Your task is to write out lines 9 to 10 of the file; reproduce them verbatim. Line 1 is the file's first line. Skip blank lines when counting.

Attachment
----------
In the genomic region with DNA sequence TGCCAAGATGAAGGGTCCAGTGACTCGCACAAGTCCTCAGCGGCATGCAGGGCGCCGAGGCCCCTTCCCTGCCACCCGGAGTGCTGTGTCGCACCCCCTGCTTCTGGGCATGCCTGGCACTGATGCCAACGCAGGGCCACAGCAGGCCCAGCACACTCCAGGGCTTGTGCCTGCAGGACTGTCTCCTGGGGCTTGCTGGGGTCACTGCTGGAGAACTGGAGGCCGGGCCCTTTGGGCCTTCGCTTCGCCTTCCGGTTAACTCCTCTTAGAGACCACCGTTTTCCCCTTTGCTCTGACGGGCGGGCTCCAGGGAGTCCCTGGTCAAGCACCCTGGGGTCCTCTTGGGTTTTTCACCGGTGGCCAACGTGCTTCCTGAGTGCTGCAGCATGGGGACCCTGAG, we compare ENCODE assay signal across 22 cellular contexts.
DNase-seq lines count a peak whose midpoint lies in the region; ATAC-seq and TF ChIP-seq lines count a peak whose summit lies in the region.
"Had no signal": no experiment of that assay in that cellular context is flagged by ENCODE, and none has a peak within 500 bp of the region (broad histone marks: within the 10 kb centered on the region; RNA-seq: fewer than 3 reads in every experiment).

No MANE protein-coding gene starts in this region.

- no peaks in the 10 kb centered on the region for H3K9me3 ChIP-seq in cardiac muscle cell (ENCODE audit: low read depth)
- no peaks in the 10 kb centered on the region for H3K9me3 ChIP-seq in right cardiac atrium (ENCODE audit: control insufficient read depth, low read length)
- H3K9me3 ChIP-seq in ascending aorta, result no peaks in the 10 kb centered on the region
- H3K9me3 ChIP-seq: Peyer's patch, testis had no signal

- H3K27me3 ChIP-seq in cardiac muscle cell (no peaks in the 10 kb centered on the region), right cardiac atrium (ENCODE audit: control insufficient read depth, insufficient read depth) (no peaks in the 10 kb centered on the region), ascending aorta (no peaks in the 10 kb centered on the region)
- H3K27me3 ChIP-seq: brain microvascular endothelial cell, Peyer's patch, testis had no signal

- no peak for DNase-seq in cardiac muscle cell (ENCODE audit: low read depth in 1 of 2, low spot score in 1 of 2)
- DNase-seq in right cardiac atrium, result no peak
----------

- H3K27me3 ChIP-seq in cardiac muscle cell (no peaks in the 10 kb centered on the region), right cardiac atrium (ENCODE audit: control insufficient read depth, insufficient read depth) (no peaks in the 10 kb centered on the region), ascending aorta (no peaks in the 10 kb centered on the region)
- H3K27me3 ChIP-seq: brain microvascular endothelial cell, Peyer's patch, testis had no signal